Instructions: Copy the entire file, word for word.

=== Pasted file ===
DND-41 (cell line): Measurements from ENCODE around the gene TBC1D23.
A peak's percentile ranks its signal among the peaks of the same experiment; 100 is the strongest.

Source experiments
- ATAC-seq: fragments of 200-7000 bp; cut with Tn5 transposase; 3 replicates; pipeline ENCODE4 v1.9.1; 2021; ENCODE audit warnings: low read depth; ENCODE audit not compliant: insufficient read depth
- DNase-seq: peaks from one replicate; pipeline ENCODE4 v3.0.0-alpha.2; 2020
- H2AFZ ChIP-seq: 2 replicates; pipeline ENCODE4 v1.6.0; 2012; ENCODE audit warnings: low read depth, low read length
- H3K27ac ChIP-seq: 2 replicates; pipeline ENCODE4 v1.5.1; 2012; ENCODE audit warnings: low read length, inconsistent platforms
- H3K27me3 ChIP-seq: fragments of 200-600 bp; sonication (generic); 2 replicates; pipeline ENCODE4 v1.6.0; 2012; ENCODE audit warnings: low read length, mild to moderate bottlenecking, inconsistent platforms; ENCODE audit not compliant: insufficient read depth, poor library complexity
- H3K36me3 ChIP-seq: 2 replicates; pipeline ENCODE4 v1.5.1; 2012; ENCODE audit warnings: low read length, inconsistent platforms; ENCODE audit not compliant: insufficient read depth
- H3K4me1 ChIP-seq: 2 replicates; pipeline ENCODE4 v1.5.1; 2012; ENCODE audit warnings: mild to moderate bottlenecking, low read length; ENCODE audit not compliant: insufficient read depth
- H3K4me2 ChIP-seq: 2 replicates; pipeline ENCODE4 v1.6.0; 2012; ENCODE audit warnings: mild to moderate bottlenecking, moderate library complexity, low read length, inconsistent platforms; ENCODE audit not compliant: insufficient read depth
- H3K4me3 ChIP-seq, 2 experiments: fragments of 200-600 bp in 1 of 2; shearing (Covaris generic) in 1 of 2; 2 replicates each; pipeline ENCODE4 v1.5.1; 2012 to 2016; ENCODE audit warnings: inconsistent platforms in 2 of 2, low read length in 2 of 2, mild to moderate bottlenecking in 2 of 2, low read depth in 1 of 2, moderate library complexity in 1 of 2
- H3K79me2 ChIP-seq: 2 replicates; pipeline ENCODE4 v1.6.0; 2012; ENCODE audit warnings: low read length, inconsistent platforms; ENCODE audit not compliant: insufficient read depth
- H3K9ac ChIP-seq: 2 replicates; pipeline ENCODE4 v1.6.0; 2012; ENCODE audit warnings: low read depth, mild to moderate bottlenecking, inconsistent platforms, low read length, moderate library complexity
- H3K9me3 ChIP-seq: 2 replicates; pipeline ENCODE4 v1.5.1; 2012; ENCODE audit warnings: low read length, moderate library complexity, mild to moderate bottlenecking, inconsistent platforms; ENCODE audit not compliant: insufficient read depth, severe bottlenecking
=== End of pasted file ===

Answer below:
DND-41 (cell line): Measurements from ENCODE around the gene TBC1D23.
A peak's percentile ranks its signal among the peaks of the same experiment; 100 is the strongest.

Source experiments
- ATAC-seq: fragments of 200-7000 bp; cut with Tn5 transposase; 3 replicates; pipeline ENCODE4 v1.9.1; 2021; ENCODE audit warnings: low read depth; ENCODE audit not compliant: insufficient read depth
- DNase-seq: peaks from one replicate; pipeline ENCODE4 v3.0.0-alpha.2; 2020
- H2AFZ ChIP-seq: 2 replicates; pipeline ENCODE4 v1.6.0; 2012; ENCODE audit warnings: low read depth, low read length
- H3K27ac ChIP-seq: 2 replicates; pipeline ENCODE4 v1.5.1; 2012; ENCODE audit warnings: low read length, inconsistent platforms
- H3K27me3 ChIP-seq: fragments of 200-600 bp; sonication (generic); 2 replicates; pipeline ENCODE4 v1.6.0; 2012; ENCODE audit warnings: low read length, mild to moderate bottlenecking, inconsistent platforms; ENCODE audit not compliant: insufficient read depth, poor library complexity
- H3K36me3 ChIP-seq: 2 replicates; pipeline ENCODE4 v1.5.1; 2012; ENCODE audit warnings: low read length, inconsistent platforms; ENCODE audit not compliant: insufficient read depth
- H3K4me1 ChIP-seq: 2 replicates; pipeline ENCODE4 v1.5.1; 2012; ENCODE audit warnings: mild to moderate bottlenecking, low read length; ENCODE audit not compliant: insufficient read depth
- H3K4me2 ChIP-seq: 2 replicates; pipeline ENCODE4 v1.6.0; 2012; ENCODE audit warnings: mild to moderate bottlenecking, moderate library complexity, low read length, inconsistent platforms; ENCODE audit not compliant: insufficient read depth
- H3K4me3 ChIP-seq, 2 experiments: fragments of 200-600 bp in 1 of 2; shearing (Covaris generic) in 1 of 2; 2 replicates each; pipeline ENCODE4 v1.5.1; 2012 to 2016; ENCODE audit warnings: inconsistent platforms in 2 of 2, low read length in 2 of 2, mild to moderate bottlenecking in 2 of 2, low read depth in 1 of 2, moderate library complexity in 1 of 2
- H3K79me2 ChIP-seq: 2 replicates; pipeline ENCODE4 v1.6.0; 2012; ENCODE audit warnings: low read length, inconsistent platforms; ENCODE audit not compliant: insufficient read depth
- H3K9ac ChIP-seq: 2 replicates; pipeline ENCODE4 v1.6.0; 2012; ENCODE audit warnings: low read depth, mild to moderate bottlenecking, inconsistent platforms, low read length, moderate library complexity
- H3K9me3 ChIP-seq: 2 replicates; pipeline ENCODE4 v1.5.1; 2012; ENCODE audit warnings: low read length, moderate library complexity, mild to moderate bottlenecking, inconsistent platforms; ENCODE audit not compliant: insufficient read depth, severe bottlenecking